Back on December 6th I wrote a post on gourd banjos. I’m determined to make one of my own, though I haven’t been able to source a skin for the head yet.
As I mentioned in my previous post, I decided to buy Foxfire Book III which is the edition that covers traditional banjo making. It arrived in the mail yesterday and I have mostly read through the relevant portion.
When I came to this, I was greatly amused:
I know, it’s not funny. Not even a little bit.
That led me into further research on catskin, which brought me to an article on the Japanese banjo-like instrument, the shamisen.
“Few instruments are as integral to a nation’s traditional culture as Japan’s shamisen, whose evocative sound accompanies a range of performances from kabuki and puppet plays to folk songs and geisha entertainments in teahouses.
But in the 21st century, the three-stringed instrument is facing something of an existential crisis amid a backlash over its use of cat and dog skins to cover its body and a decline in craftsmen able to carry on its manufacturing traditions.
Though traditionalists argue that the instrument will never sound the same again if new materials are used, the search for a new covering has been gathering pace over the past 10 years, with the skins of kangaroos or even goat proposed along with synthetic alternatives, according to 63-year-old Sakichi Kineya, a seventh-generation member of a family of shamisen performers.
“Globally, people keep dogs and cats as pets. As you might expect using cat or dog skins is not looked upon favorably,” says Kineya, who is also an executive member of an association of performers of nagauta, the musical accompaniment of kabuki and classical dance performances.”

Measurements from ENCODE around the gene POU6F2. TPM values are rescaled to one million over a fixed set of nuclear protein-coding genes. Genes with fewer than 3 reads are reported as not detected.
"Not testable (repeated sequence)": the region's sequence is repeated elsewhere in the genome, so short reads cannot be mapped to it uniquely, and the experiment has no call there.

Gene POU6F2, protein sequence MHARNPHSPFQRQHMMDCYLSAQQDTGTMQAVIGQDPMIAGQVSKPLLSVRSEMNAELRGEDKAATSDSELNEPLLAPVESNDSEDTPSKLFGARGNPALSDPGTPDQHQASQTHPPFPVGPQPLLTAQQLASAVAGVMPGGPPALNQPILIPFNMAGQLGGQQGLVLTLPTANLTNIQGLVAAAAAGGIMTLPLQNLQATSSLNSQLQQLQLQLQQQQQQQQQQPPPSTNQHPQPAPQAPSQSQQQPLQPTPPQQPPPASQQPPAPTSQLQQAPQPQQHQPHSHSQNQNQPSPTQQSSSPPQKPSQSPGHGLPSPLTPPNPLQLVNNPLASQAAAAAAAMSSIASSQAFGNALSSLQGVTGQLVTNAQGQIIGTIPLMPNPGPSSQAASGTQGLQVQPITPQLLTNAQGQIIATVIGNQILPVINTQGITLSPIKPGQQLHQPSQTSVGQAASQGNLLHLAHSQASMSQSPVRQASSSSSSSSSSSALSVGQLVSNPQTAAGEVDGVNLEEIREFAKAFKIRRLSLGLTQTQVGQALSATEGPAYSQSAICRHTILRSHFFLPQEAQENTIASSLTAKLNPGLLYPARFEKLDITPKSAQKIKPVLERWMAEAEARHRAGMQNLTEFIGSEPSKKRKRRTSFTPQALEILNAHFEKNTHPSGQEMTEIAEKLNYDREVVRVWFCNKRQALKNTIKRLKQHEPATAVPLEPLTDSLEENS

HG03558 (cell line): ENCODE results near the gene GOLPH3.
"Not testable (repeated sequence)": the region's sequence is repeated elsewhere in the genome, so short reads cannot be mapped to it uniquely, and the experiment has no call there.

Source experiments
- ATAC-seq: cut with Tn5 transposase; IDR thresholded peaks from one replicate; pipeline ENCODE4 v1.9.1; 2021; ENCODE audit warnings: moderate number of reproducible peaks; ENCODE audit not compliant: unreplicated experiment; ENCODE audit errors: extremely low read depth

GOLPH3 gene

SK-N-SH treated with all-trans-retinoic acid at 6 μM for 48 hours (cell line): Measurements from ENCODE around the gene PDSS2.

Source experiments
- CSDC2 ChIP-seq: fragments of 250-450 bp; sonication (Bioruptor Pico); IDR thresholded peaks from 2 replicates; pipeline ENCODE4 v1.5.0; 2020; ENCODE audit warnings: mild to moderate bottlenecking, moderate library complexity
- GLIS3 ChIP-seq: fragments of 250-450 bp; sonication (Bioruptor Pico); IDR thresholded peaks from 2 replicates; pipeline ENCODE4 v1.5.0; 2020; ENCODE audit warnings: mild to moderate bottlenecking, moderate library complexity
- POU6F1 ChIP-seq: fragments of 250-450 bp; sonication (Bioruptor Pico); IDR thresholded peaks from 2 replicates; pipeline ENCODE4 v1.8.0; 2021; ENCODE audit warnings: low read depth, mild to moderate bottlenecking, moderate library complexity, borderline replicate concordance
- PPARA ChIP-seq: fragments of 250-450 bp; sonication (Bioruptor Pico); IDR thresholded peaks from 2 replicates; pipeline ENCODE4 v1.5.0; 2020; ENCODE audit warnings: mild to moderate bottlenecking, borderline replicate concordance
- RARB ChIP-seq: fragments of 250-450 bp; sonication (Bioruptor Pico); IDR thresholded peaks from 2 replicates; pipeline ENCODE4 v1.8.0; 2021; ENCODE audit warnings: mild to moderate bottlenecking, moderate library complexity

Someone needs to get #catsarefriendsnotbanjoheads trending!
As I don’t intend on (here, kitty, kitty, kitty!) using catskin for my banjo project, I am hunting for a goat hide and may have a source. I hit a rum shack last week and asked the local farmers if they knew anything about tanning skins. I found out the the preferred method is to rub a fresh skin with ashes and stretch it, then to scrape the hair off later. Once you have a clean skin, then you can soak it in water to soften it and stretch it over your banjo or drum. When it dries, it will tighten and give you a good tone. Then I got the Foxfire book and saw that many of the old-timers in Appalachia used various versions of this method as well, some coating the skin with dry ashes, others making a paste or submerging the skin in ash-water until the hair starts to pull out easily.
One of the farmers told me he’ll save the next goat skin he gets. Sheep should work as well. When I try my tanning I’ll share what happens. I need a skin, then I need to prepare the skin, then I need to make the banjo. It’ll be an interesting experiment. Steven at Skillcult is the leather expert, not me, but ashes seem easy enough.